loader image
Wednesday, February 28, 2024
71.8 F
McAllen
We Welcome your Press Release
- Advertisement -

Dee’s Uterine Cancer Survivor Story

Translate to Spanish or other 102 languages!

In the spring of 2013, I kept seeing a commercial for the Inside Knowledge campaign and kept thinking about it—‘I have those symptoms—spotting after menopause, a bloated feeling, having to go to the bathroom a lot, and this pressure/pain that was not like the cramps and pain I used to get with my period.’ Image Courtesy of CDC
In the spring of 2013, I kept seeing a commercial for the Inside Knowledge campaign and kept thinking about it—‘I have those symptoms—spotting after menopause, a bloated feeling, having to go to the bathroom a lot, and this pressure/pain that was not like the cramps and pain I used to get with my period.’ Image Courtesy of CDC
- Advertisement -

I am 53 years young, married, and the fourth child of 13. My oldest sister and my mother are my best friends. And I have the best cat ever—Pierre. Overall, I have always been pretty healthy—I try to eat right and exercise. I like yoga, ballet, writing, reading, and cooking.

In the spring of 2013, I kept seeing a commercial for the Inside Knowledge campaign and kept thinking about it—‘I have those symptoms—spotting after menopause, a bloated feeling, having to go to the bathroom a lot, and this pressure/pain that was not like the cramps and pain I used to get with my period.’

One day in August of 2013, I just got sick of it, so I called my gynecologist, and she wanted to see me as soon as possible. She didn’t like the sound of my symptoms at all. She scheduled lots of tests. It was all a bit confusing because I felt fabulous and healthy.

- Advertisement -

The tests showed I was postmenopausal, my Pap was normal, and an ultrasound suggested my uterine walls were thicker than normal, which could have been caused by many things, such as endometriosis (a condition where tissue from the lining of the uterus grows elsewhere in the body),hyperplasia (a sign of abnormal or precancerous cell changes), or a gynecologic cancer, such as uterine cancer. I didn’t like hearing the “C” word…Who does?

The next step was a D and C and hysteroscopy. (Editor’s note: D and C is a procedure to scrape and collect tissue from inside the uterus. Dilation [“D”] is a widening of the cervix to allow instruments into the uterus. Curettage [“C”] is the scraping of the walls of the uterus. Hysteroscopy allows a doctor to look inside the uterus). Both procedures were scheduled for late September. I was very positive that my doctor would only find small non-cancerous fibroids and that after the D and C, they would be gone. I NEVER imagined her calling to tell me, “Your biopsy came back cancerous.”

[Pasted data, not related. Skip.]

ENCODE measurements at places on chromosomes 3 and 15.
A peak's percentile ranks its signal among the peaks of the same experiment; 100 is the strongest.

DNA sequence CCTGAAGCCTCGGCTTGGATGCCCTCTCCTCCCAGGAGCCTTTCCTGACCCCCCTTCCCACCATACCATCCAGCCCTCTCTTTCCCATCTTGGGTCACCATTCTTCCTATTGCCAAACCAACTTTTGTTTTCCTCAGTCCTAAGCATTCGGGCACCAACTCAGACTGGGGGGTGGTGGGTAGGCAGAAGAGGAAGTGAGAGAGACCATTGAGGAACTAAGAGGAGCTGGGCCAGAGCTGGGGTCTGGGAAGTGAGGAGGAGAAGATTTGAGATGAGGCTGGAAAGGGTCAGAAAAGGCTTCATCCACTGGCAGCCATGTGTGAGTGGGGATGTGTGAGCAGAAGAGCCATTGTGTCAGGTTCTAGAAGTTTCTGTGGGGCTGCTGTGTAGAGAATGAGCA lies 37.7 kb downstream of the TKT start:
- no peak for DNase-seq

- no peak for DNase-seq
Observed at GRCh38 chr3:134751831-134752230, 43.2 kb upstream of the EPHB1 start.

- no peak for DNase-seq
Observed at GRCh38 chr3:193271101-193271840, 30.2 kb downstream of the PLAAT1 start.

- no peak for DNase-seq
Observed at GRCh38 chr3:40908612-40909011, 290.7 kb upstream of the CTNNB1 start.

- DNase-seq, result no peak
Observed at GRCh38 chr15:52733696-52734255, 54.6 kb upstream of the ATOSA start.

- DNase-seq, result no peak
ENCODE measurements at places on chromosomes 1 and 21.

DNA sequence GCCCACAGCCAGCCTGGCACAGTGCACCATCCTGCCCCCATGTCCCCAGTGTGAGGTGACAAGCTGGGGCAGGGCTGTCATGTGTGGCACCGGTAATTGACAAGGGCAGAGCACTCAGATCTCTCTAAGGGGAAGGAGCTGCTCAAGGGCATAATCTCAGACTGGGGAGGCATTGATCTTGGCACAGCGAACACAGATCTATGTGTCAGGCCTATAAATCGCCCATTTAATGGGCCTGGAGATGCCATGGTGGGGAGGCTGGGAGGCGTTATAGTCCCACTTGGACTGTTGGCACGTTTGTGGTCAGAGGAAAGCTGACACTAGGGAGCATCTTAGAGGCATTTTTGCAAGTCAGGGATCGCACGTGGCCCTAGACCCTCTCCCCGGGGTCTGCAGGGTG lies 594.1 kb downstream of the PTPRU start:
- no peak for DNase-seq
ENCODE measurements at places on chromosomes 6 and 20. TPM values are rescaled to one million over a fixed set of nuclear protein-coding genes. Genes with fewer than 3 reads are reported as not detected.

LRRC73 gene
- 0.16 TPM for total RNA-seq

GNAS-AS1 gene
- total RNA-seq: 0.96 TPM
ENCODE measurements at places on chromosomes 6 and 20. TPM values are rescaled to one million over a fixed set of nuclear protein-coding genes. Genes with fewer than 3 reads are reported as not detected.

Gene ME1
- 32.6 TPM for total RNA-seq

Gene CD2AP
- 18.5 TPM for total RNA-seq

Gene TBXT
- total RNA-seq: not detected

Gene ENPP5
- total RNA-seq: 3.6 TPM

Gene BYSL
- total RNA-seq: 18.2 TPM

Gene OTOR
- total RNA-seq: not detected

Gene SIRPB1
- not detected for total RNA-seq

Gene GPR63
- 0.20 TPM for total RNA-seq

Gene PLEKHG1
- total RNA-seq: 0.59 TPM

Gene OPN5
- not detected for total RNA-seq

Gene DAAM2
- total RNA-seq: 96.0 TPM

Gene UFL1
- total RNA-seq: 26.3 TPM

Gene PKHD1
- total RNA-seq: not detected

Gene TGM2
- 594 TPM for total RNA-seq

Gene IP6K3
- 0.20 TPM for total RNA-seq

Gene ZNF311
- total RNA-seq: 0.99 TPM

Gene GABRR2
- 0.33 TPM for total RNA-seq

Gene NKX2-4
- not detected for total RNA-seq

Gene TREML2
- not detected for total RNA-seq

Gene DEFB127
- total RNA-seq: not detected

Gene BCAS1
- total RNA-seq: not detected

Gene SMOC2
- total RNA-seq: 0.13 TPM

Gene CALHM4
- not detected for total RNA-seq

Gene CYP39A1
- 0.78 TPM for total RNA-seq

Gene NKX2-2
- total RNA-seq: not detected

POW. The news punched me in the gut. “OH MY GOD. How am I going to get over this?” I thought. “How am I going to tell my mother?!? It will break her heart.” I made my husband call my mother because I just couldn’t do it.

After a second opinion confirmed it was cancer, the ball just started rolling. They moved quickly and with a real sense of urgency. My gynecologist referred me to a gynecologic oncologist. The day after my appointment with that doctor, I had a complete hysterectomy to remove my cervix, fallopian tubes, and ovaries.

- Advertisement -

A week after my surgery, the pathology report confirmed I had stage 1, grade 1 cancer localized to the uterus only, which meant I was cancer-free. No chemotherapy, radiation, or additional treatment was needed. We were so happy and relieved, we cried.

I was extremely fortunate I caught this cancer early. Had I put it off and waited, the outcome could have been completely different. From initial visit to receiving final pathology was about 10 weeks—10 long, draining, and stressful weeks. After the initial shock of being told I had cancer, I noticed a change in my attitude. I looked at life differently…perhaps more appreciatively, and I stopped getting annoyed at what I call little things.

I am very lucky and so grateful I saw the Inside Knowledge commercial and took action when I did. Those commercials saved my life.

Women, if you have symptoms, listen to your body, don’t be afraid. Make the call. The sooner the better.

- Advertisement -
- Advertisement -

- Advertisement -

More Articles

Lynn’s Uterine Cancer Survivor Story

I would tell other women, “Listen to your body—it does tell you things. Lynn, H.

Janna’s Cancer Survivor Story

I have always been health-conscious. I eat pretty well, exercise moderately. I have never smoked or done drugs, and I have never engaged in risky sexual behaviors—I considered myself “low risk.”

Lewis’ Story: Throat Cancer Changed His World

“When you hear the word ‘cancer,’ your world changes in an instant,” says Lewis.

Meet Charity: Breast Cancer Survivor

I practice self-care by prioritizing what makes me happy. My self-care habits include yoga and meditation, therapy, and journaling.
- Advertisement -
×